At first glance, it might appear that since McKinnon’s injury was causally connected to the use of the truck, so as to be within the coverage of the automobile liability policy, it must follow that the injury is not within the coverage of the homeowner’s policy because of the exclusion of injuries “arising out of the use” of the vehicle. Such a conclusion, however, would ignore established rules of construction applicable to insurance policies and compulsory insurance statutes. The two policies are not construed in light of each other: each policy is a separate contract of insurance between the company issuing it and the insured, and requires separate and independent analysis in light of that relationship. Allstate Ins. Co. v. Shelby Mut. Ins. Co., 269 N.C. 341, 152 S.E. 2d 436 (1967). In construing Nationwide’s Automobile Policy, we were obliged to follow the rule requiring provisions of insurance policies and compulsory insurance statutes which extend coverage to be liberally construed in favor of the insured to provide coverage wherever, by reasonable construction, it can be. See Moore v. Hartford Fire Ins. Co., 270 N.C. 532, 155 S.E. 2d 128 (1967); Jamestown Mut. Ins. Co. v. Nationwide Mut. Ins. Co., 266 N.C. 430, 146 S.E. 2d 410 (1966). On the other hand, clauses which provide for an exception to, or exclusion from, the coverage provided by the policy are not favored and any ambiguity in the terms will be construed strictly against the insurer. Wachovia Bank & Trust Co. v. Westchester Fire Ins. Co., 276 N.C. 348, 172 S.E. 2d 518 (1970). These rules must guide us in our consideration of the exclusionary clause of State Capital’s policy.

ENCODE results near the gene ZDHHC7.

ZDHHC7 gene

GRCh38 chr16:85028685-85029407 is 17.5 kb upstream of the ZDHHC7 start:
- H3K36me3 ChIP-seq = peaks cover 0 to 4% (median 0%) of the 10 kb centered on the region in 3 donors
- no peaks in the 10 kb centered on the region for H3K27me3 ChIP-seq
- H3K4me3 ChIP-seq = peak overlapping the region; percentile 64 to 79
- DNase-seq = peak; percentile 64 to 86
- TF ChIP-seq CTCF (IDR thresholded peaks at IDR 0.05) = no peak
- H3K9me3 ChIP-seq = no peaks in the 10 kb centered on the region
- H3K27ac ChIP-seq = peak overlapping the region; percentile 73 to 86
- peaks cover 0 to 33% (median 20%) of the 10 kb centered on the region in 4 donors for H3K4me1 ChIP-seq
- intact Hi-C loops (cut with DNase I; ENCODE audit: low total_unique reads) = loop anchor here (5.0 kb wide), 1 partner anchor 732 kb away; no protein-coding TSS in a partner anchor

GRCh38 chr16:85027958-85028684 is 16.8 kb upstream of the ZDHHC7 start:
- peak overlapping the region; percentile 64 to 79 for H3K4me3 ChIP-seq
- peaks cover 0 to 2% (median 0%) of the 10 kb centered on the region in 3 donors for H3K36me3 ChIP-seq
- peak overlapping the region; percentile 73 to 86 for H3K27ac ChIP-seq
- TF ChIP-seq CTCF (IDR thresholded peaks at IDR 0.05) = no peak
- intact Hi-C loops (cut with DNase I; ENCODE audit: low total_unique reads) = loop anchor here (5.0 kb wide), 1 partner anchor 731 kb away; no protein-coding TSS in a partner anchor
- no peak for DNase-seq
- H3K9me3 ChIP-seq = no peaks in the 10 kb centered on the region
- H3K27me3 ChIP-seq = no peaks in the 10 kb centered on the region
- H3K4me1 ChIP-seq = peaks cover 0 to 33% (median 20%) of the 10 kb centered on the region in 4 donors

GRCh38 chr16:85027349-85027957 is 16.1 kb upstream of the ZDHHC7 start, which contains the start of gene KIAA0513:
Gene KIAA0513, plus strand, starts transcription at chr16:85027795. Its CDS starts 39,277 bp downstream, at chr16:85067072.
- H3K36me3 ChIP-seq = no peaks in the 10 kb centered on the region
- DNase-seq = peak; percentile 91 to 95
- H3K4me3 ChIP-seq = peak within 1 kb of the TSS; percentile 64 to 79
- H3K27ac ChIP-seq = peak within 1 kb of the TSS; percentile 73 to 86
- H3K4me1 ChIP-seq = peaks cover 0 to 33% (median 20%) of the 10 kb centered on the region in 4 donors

*550  Applying the applicable rule to the terms “arising out of the use” of a vehicle as contained in our compulsory automobile liability insurance statute, we concluded that an injury arose out of the use of a vehicle if it was causally connected to such use. However, the term “arising out of’ is susceptible to more than one meaning and, therefore, when used in an insurance contract, is subject to construction by the courts. When the term “arising out of’ is employed to exclude an event from coverage under a homeowner’s liability policy, the “causal connection” definition is inapplicable; in order to bring the event within the exclusionary provision of the policy it is required that the relationship between the injury and the use be one of proximate cause, rather than merely causally connected. Travelers Ins. Co. v. Aetna Casualty and Surety Co., 491 S.W. 2d 363 (Tenn. 1973). See generally Annot., 6 A.L.R. 4th 555 (1981 & Supp. 1985).
It is clear from the facts found by the trial court that although McKinnon’s injury was causally connected to the use of the truck, neither (1) the use of the truck for hunting and the transportation of firearms nor (2) the mere fact that at the time of the injury Anderson was removing the rifle from the cab was the proximate cause of the gun’s discharge. Although the trial court made no findings as to negligence or proximate causation, it is obvious that if McKinnon’s injury was proximately caused by Anderson’s negligence, such negligence consisted, at least in part, of the manner in which Anderson handled the rifle. As such, it falls within the coverage provided by the homeowner’s policy.
State Capital argues that in Reliance Ins. Co. v. Walker, supra, this Court held that a homeowner’s policy, containing an identical exclusion, did not provide coverage for the accidental shooting. This argument is incorrect. In Walker, the Court expressly noted that the issue of coverage under the homeowner’s policy was simply not before it.
In summary, we hold that both State Capital and Nationwide provide coverage, up to the policy limits, for Anderson’s liability, if any, to McKinnon. Accordingly, the judgment of the trial court is reversed and this case is remanded to the Superior Court of Wake County for entry of judgment in accordance with this opinion.
*551Reversed and remanded.
Judges Arnold and Wells concur.